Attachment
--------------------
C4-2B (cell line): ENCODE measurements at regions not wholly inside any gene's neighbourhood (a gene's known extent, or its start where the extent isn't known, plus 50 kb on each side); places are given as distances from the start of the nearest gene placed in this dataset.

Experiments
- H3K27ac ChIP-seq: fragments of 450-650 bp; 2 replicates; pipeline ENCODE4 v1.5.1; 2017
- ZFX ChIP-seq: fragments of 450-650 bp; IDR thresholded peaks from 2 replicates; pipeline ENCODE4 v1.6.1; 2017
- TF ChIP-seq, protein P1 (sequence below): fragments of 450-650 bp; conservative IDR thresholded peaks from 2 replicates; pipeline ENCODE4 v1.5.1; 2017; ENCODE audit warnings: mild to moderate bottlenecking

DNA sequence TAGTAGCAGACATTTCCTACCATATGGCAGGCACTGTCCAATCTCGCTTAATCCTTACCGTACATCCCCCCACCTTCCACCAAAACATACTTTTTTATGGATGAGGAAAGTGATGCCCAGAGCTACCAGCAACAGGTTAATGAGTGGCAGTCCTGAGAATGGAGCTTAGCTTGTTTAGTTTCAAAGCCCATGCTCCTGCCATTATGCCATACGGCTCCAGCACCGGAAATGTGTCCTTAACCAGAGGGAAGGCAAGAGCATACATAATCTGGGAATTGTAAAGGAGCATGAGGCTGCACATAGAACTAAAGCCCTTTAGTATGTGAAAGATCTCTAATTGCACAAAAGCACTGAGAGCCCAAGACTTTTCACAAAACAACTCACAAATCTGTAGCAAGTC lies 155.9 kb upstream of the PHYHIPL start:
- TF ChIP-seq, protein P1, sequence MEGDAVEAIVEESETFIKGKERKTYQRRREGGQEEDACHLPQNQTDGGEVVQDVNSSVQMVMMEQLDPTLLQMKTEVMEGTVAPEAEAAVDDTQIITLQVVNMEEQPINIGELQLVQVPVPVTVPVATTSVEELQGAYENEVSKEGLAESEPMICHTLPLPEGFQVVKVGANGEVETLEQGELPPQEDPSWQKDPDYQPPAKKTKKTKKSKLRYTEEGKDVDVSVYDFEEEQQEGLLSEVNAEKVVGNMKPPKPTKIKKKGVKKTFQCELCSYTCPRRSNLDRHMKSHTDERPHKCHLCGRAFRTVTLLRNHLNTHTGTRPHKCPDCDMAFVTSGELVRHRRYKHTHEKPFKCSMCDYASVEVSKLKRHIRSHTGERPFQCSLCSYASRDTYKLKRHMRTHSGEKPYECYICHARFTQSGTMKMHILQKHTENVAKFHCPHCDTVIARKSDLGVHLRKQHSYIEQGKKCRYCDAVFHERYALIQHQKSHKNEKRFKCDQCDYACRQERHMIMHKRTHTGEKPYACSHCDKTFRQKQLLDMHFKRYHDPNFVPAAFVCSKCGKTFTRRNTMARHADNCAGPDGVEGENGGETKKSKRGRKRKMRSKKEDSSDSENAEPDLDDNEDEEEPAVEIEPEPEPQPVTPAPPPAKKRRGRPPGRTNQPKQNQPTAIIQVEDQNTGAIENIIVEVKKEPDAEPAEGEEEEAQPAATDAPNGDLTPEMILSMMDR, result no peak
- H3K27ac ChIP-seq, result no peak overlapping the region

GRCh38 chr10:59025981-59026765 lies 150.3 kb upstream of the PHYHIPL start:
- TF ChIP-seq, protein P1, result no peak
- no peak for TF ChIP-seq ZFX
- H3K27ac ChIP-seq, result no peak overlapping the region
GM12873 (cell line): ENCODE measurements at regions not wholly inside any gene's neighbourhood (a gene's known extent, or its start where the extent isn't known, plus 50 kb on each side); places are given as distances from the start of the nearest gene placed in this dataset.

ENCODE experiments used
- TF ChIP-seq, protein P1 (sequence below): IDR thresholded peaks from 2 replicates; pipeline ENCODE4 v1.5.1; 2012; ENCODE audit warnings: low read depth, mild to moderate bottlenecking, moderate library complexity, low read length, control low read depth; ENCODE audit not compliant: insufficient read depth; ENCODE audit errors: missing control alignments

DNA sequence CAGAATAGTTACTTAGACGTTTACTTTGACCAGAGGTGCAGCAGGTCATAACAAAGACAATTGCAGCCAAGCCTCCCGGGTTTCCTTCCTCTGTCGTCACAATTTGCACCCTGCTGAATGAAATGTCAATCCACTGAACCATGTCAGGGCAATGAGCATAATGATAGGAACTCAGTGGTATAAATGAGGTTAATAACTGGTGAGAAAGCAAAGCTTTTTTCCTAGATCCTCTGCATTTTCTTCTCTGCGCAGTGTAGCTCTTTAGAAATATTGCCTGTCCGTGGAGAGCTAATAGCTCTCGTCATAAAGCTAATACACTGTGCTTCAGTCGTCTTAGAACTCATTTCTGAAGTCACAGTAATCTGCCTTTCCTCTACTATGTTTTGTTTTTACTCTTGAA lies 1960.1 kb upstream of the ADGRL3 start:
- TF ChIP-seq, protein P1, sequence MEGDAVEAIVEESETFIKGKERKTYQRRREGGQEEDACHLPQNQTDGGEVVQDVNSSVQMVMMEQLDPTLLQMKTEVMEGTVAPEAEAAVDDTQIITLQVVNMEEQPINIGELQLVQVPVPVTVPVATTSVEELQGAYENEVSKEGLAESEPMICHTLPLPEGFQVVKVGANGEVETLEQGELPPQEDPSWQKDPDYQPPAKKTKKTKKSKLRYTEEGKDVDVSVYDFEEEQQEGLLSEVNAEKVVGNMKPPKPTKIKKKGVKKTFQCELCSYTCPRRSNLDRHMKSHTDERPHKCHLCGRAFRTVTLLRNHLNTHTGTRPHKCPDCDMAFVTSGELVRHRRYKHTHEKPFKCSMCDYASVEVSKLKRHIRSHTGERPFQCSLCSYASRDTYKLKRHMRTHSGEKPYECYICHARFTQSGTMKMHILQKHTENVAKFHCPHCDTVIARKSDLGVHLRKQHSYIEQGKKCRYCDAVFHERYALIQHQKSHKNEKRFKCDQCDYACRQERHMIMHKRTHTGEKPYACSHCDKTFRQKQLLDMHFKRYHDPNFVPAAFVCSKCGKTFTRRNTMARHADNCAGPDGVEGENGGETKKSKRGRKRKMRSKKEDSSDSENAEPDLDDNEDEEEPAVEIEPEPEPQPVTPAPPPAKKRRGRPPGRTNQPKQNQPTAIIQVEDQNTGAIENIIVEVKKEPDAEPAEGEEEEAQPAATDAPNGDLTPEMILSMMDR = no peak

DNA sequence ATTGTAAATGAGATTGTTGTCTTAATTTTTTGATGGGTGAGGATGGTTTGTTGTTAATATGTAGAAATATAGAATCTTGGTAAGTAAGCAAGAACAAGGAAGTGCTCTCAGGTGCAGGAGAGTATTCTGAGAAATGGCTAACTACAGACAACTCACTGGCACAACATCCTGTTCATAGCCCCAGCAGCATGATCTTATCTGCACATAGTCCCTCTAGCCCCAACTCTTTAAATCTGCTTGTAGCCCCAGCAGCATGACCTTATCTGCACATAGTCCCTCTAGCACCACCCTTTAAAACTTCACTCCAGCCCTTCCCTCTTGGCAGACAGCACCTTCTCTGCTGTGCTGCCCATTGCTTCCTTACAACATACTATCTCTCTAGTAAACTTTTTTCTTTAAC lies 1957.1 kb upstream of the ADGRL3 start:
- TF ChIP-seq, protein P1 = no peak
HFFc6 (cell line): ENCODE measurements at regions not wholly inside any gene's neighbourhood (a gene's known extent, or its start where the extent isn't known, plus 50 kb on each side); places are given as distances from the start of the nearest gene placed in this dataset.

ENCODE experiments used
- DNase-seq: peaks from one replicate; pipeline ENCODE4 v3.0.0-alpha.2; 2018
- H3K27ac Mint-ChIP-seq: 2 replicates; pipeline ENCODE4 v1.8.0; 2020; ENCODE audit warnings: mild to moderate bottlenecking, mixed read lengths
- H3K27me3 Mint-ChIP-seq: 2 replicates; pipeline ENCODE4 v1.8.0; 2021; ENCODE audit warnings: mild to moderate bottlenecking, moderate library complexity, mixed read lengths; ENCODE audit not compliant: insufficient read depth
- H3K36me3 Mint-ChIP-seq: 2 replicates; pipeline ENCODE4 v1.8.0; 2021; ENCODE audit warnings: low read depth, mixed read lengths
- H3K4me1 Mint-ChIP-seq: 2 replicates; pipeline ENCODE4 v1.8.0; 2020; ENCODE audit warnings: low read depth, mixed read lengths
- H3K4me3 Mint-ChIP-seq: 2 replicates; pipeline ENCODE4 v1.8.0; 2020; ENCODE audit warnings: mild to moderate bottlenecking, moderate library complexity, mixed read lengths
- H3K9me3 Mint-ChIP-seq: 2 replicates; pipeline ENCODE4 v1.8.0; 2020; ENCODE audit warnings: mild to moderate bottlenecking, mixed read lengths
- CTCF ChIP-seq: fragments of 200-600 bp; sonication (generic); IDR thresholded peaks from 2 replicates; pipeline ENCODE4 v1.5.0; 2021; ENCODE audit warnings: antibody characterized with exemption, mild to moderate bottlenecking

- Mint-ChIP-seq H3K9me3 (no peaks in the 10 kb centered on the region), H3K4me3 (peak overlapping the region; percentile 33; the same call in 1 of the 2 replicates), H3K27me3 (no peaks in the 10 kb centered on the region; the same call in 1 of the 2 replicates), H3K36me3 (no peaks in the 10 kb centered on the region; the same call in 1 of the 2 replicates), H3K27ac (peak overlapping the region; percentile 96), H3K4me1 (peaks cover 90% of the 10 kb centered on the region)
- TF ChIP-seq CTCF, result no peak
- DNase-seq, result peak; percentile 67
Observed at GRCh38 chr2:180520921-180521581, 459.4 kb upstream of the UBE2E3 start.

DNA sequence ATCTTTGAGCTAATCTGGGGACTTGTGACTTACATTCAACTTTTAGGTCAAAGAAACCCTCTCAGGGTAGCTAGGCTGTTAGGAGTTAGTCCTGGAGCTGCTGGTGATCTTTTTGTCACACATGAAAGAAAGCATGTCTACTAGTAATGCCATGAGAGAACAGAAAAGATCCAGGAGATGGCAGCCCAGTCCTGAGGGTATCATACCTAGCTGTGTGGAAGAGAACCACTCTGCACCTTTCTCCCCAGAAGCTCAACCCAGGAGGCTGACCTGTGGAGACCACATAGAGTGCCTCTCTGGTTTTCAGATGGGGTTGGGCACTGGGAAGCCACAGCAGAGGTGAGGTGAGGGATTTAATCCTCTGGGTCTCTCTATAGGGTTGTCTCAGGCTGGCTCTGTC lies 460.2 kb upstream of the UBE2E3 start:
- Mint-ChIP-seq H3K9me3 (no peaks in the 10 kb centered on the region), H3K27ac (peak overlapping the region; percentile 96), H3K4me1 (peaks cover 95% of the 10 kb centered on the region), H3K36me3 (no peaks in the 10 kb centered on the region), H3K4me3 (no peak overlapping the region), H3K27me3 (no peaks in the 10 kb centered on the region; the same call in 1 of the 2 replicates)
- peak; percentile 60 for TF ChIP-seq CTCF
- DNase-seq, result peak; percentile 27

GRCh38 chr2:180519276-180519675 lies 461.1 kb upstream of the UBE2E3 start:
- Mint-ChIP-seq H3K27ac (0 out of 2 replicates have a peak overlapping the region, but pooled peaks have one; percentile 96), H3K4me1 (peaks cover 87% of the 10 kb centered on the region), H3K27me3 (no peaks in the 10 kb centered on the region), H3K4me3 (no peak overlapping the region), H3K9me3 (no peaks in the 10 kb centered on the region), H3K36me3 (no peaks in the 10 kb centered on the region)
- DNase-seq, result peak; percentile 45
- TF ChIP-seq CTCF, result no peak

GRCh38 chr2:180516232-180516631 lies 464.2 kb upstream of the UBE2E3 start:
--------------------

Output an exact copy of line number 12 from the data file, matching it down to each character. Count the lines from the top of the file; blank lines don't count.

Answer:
- H3K27ac ChIP-seq, result no peak overlapping the region